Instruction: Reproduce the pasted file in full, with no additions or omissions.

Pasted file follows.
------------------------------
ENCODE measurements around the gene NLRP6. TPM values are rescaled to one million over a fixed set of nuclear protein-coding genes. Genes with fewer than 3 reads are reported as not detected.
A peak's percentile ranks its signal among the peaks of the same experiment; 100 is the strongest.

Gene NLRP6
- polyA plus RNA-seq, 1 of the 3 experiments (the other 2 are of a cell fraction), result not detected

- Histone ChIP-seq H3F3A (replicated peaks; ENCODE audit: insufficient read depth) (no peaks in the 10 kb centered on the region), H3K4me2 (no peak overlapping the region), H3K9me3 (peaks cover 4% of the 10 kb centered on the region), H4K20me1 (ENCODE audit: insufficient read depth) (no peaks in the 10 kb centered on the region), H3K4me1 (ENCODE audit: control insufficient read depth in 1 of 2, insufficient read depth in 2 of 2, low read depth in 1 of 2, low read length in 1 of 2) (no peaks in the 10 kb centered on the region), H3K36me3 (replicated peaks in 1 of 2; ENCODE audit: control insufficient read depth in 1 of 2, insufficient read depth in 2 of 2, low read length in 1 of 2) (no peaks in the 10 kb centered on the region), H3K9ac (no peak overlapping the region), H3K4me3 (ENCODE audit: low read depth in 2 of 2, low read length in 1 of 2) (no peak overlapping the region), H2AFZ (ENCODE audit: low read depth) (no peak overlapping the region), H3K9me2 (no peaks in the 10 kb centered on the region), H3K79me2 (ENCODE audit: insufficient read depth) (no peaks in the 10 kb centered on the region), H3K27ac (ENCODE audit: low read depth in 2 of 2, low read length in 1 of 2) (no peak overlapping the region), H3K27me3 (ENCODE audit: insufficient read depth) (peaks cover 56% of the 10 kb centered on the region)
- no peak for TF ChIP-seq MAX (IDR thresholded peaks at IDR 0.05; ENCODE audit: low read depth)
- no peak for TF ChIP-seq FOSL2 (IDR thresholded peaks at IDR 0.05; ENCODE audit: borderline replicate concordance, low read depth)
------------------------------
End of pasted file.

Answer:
ENCODE measurements around the gene NLRP6. TPM values are rescaled to one million over a fixed set of nuclear protein-coding genes. Genes with fewer than 3 reads are reported as not detected.
A peak's percentile ranks its signal among the peaks of the same experiment; 100 is the strongest.

Gene NLRP6
- polyA plus RNA-seq, 1 of the 3 experiments (the other 2 are of a cell fraction), result not detected

- Histone ChIP-seq H3F3A (replicated peaks; ENCODE audit: insufficient read depth) (no peaks in the 10 kb centered on the region), H3K4me2 (no peak overlapping the region), H3K9me3 (peaks cover 4% of the 10 kb centered on the region), H4K20me1 (ENCODE audit: insufficient read depth) (no peaks in the 10 kb centered on the region), H3K4me1 (ENCODE audit: control insufficient read depth in 1 of 2, insufficient read depth in 2 of 2, low read depth in 1 of 2, low read length in 1 of 2) (no peaks in the 10 kb centered on the region), H3K36me3 (replicated peaks in 1 of 2; ENCODE audit: control insufficient read depth in 1 of 2, insufficient read depth in 2 of 2, low read length in 1 of 2) (no peaks in the 10 kb centered on the region), H3K9ac (no peak overlapping the region), H3K4me3 (ENCODE audit: low read depth in 2 of 2, low read length in 1 of 2) (no peak overlapping the region), H2AFZ (ENCODE audit: low read depth) (no peak overlapping the region), H3K9me2 (no peaks in the 10 kb centered on the region), H3K79me2 (ENCODE audit: insufficient read depth) (no peaks in the 10 kb centered on the region), H3K27ac (ENCODE audit: low read depth in 2 of 2, low read length in 1 of 2) (no peak overlapping the region), H3K27me3 (ENCODE audit: insufficient read depth) (peaks cover 56% of the 10 kb centered on the region)
- no peak for TF ChIP-seq MAX (IDR thresholded peaks at IDR 0.05; ENCODE audit: low read depth)
- no peak for TF ChIP-seq FOSL2 (IDR thresholded peaks at IDR 0.05; ENCODE audit: borderline replicate concordance, low read depth)